Michael Joseph Nabuurs, president of Atlantic Beef Products Inc., was charged under section 14. (1), which states: no person shall obstruct or hinder, or make any false or misleading statement either orally or in writing to an inspector while the inspector is engaged in carrying out his duties or functions under this Act or the regulations.
An agreed statement of facts was detailed in court.
The incident happened on June 13, 2012, at the plant.
A Canadian Food Inspection Agency veterinarian was conducting a routine inspection when she observed an animal that was being unloaded from a truck limping and looked emaciated.
The veterinarian recommended to plant staff that the animal not go through the normal avenue for slaughter and be slaughtered in the barn area.
The plant’s hazard analysis and safety co-ordinator was brought in and, along with employees at the plant, disagreed with the inspector’s assessment.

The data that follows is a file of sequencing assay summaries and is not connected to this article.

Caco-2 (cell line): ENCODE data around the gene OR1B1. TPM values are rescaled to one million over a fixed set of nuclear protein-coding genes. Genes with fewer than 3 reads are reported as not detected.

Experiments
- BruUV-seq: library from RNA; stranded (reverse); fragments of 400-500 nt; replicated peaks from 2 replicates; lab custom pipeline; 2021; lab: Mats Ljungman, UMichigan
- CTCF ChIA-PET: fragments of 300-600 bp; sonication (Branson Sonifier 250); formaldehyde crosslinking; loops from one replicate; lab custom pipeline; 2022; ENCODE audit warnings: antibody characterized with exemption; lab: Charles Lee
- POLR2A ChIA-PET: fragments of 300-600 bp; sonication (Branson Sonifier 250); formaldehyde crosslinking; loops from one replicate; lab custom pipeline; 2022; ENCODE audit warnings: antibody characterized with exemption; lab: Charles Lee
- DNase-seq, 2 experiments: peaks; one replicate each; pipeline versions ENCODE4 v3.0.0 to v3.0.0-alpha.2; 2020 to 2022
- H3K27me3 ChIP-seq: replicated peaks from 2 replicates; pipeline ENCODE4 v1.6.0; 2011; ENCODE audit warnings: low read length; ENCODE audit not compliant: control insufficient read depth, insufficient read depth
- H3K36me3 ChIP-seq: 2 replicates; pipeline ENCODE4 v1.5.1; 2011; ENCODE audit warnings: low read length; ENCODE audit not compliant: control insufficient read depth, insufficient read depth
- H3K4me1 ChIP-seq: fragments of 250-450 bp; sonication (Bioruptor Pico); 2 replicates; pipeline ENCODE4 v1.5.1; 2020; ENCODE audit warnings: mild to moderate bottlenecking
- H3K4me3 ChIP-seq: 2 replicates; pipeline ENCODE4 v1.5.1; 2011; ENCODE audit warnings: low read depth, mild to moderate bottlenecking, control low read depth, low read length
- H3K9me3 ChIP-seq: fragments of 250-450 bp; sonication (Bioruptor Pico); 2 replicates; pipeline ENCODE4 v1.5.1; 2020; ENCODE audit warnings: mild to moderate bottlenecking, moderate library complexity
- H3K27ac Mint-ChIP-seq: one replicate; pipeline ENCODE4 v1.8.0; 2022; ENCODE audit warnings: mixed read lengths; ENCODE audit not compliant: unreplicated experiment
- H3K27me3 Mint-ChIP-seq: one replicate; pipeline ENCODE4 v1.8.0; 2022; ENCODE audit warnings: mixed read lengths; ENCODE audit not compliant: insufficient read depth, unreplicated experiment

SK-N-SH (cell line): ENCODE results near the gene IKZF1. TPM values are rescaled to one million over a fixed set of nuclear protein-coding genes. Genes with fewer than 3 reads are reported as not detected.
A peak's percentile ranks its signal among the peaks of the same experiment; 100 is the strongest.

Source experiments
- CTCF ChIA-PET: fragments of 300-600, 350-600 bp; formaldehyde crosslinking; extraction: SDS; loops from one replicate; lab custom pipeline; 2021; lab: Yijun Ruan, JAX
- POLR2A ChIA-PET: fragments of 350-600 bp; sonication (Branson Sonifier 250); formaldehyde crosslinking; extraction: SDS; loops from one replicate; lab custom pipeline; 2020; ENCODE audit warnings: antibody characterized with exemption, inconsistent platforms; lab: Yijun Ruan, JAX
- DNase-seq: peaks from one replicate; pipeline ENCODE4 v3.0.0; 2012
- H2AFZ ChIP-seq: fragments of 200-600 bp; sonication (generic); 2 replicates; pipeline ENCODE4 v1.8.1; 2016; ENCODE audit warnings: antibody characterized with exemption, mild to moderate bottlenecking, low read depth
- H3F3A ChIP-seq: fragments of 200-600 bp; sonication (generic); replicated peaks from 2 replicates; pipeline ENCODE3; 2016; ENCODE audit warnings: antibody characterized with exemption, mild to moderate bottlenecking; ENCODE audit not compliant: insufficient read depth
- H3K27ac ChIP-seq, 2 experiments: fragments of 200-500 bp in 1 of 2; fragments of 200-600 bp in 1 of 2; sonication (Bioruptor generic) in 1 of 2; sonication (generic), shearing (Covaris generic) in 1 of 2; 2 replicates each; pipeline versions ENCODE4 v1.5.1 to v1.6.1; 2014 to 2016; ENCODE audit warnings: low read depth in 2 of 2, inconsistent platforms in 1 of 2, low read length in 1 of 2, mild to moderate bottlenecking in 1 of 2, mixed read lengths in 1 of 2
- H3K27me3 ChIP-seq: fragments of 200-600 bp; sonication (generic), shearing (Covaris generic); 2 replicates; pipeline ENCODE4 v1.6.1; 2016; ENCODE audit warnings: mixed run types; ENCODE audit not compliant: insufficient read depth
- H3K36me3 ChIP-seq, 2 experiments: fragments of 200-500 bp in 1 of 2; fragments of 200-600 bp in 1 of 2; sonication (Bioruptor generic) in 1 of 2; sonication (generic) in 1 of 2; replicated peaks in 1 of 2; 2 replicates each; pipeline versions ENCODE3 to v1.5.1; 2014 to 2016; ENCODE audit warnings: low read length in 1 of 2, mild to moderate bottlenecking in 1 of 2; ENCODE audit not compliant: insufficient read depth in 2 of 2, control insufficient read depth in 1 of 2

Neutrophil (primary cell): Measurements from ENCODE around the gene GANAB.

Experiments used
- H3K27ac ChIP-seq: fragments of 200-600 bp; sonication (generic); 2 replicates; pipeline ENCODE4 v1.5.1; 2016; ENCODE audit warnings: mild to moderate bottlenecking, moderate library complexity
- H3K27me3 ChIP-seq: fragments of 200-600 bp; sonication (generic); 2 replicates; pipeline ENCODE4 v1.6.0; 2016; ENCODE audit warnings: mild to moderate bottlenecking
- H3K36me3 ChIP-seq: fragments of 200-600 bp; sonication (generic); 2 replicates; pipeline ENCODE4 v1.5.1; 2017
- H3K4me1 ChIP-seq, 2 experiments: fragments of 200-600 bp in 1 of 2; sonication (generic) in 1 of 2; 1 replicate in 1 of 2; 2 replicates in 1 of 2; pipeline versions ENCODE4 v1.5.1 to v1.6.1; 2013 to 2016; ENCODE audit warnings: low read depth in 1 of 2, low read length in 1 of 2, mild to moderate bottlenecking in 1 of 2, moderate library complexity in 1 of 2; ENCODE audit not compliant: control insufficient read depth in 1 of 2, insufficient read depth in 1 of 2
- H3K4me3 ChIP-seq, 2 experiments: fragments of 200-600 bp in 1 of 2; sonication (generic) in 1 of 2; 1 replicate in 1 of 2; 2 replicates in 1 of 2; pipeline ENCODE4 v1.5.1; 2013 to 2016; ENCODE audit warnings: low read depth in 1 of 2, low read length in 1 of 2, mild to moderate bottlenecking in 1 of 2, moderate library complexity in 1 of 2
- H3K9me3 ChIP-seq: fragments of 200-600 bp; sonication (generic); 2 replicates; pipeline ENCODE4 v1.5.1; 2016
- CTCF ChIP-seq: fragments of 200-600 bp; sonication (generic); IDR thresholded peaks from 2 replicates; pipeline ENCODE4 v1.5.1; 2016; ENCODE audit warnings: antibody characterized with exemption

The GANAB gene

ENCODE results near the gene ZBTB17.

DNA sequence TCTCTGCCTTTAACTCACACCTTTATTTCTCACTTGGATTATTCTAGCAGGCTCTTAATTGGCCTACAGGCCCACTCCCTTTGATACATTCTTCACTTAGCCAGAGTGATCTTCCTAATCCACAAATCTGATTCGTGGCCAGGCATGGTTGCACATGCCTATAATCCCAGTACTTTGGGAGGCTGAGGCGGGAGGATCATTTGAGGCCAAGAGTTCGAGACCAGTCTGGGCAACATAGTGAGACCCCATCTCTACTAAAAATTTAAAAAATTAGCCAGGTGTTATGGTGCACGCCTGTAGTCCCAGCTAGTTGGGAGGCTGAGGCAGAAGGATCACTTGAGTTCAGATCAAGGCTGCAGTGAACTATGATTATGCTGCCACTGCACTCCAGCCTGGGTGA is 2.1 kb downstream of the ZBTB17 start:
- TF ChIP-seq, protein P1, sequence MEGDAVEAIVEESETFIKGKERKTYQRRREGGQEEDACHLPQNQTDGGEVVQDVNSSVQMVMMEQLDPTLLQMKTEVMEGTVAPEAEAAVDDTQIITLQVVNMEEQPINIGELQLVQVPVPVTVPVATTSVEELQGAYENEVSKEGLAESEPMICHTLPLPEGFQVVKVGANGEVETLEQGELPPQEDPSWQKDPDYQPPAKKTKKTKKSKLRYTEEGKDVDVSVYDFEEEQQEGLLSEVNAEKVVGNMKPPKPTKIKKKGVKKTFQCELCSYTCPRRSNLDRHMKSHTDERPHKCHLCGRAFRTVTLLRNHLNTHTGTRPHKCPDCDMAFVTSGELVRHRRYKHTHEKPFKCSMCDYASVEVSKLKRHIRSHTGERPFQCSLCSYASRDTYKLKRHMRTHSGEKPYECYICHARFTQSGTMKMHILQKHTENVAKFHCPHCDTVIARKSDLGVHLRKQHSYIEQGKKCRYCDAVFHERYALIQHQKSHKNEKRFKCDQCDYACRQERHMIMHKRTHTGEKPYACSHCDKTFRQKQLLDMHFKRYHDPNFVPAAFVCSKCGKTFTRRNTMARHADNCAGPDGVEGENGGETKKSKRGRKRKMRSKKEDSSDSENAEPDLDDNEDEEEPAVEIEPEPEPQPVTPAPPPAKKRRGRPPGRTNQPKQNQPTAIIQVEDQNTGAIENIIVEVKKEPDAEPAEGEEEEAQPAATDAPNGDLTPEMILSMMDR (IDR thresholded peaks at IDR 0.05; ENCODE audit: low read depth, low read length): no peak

That’s when Nabuurs told the veterinarian that slaughtering the animal in the barn was unnecessary, which prompted an argument that, at times, got heated and lasted several minutes.
The animal, despite the veterinarian’s recommendation, was slaughtered through the regular process. Afterwards, the inspector asked for the animal to be moved from that area. The carcass ended up not being condemned.
“Obviously the veterinarian was there to fulfill a purpose under the inspection act,” said Judge Jeff Lantz while sentencing Nabuurs. “(Nabuurs) was ignoring her directions. The consequences should be clear to him now.”
Lantz agreed with the joint sentence recommendation made by the Crown and defence, fining Nabuurs $2,500. He has 12 months to pay the amount.